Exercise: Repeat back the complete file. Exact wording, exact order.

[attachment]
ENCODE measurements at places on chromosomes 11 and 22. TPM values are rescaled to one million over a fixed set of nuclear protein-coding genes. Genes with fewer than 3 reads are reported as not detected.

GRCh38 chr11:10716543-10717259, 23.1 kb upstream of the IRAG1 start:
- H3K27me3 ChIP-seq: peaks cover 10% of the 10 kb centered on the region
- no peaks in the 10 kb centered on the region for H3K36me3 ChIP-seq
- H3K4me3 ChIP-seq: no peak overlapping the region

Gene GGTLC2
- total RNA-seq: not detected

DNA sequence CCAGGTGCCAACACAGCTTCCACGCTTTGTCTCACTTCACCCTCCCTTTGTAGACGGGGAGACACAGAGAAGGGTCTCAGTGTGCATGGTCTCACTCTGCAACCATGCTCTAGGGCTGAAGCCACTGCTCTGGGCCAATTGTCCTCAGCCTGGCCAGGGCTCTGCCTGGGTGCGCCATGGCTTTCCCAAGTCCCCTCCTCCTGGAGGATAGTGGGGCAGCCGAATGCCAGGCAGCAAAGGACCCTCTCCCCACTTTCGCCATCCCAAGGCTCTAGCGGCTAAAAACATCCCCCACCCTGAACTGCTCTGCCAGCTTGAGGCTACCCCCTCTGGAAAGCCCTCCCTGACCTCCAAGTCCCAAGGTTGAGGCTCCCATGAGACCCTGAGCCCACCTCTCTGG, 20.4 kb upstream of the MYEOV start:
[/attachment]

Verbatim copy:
ENCODE measurements at places on chromosomes 11 and 22. TPM values are rescaled to one million over a fixed set of nuclear protein-coding genes. Genes with fewer than 3 reads are reported as not detected.

GRCh38 chr11:10716543-10717259, 23.1 kb upstream of the IRAG1 start:
- H3K27me3 ChIP-seq: peaks cover 10% of the 10 kb centered on the region
- no peaks in the 10 kb centered on the region for H3K36me3 ChIP-seq
- H3K4me3 ChIP-seq: no peak overlapping the region

Gene GGTLC2
- total RNA-seq: not detected

DNA sequence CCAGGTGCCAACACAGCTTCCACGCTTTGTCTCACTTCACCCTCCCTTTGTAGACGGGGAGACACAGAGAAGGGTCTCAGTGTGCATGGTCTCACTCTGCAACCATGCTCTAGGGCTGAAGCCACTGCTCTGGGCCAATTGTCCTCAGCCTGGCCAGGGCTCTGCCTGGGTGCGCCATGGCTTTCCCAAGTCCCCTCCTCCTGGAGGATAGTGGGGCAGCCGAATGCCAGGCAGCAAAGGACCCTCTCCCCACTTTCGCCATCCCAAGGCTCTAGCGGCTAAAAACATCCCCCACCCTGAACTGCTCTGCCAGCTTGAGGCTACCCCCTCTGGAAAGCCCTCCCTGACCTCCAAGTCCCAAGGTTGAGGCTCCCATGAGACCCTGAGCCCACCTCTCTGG, 20.4 kb upstream of the MYEOV start: